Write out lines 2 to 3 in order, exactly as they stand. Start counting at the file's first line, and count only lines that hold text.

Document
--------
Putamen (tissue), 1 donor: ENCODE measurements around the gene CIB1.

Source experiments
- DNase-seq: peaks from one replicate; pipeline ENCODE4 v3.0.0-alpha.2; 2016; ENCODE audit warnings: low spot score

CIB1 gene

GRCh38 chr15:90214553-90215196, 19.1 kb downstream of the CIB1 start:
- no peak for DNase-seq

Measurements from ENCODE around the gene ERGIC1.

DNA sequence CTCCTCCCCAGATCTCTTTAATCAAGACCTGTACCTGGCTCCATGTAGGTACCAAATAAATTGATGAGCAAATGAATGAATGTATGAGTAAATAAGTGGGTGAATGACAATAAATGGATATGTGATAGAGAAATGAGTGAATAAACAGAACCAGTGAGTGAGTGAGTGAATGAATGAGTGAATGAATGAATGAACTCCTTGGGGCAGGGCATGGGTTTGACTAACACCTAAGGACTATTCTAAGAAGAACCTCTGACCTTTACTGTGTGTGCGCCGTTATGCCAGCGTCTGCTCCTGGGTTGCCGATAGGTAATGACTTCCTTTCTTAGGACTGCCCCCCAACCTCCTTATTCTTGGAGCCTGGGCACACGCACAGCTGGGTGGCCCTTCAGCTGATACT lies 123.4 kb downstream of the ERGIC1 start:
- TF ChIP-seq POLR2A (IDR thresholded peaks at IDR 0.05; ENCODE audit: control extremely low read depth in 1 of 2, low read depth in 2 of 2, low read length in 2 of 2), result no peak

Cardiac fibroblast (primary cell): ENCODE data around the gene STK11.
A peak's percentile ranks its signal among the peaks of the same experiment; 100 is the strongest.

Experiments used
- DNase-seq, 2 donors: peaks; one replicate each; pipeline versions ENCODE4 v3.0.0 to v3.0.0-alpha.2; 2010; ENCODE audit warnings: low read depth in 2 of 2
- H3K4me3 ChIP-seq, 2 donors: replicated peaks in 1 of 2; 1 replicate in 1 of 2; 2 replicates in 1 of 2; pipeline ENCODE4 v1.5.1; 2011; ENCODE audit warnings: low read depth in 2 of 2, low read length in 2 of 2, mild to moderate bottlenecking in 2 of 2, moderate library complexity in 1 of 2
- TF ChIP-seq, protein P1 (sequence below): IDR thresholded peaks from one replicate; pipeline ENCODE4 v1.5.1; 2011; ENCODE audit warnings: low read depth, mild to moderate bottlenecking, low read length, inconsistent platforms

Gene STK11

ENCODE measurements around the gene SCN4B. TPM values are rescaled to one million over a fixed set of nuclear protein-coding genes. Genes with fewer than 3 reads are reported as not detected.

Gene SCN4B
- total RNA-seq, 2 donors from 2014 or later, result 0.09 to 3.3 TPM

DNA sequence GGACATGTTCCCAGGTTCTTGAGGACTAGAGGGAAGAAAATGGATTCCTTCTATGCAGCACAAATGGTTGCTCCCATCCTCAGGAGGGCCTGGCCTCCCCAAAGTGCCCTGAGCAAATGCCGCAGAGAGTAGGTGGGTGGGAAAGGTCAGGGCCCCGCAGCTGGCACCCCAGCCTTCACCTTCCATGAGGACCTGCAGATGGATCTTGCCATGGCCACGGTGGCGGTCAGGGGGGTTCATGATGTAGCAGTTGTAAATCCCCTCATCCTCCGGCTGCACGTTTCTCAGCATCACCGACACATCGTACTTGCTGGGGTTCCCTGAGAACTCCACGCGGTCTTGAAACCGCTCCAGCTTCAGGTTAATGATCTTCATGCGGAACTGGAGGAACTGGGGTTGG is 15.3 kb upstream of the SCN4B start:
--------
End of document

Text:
Source experiments
- DNase-seq: peaks from one replicate; pipeline ENCODE4 v3.0.0-alpha.2; 2016; ENCODE audit warnings: low spot score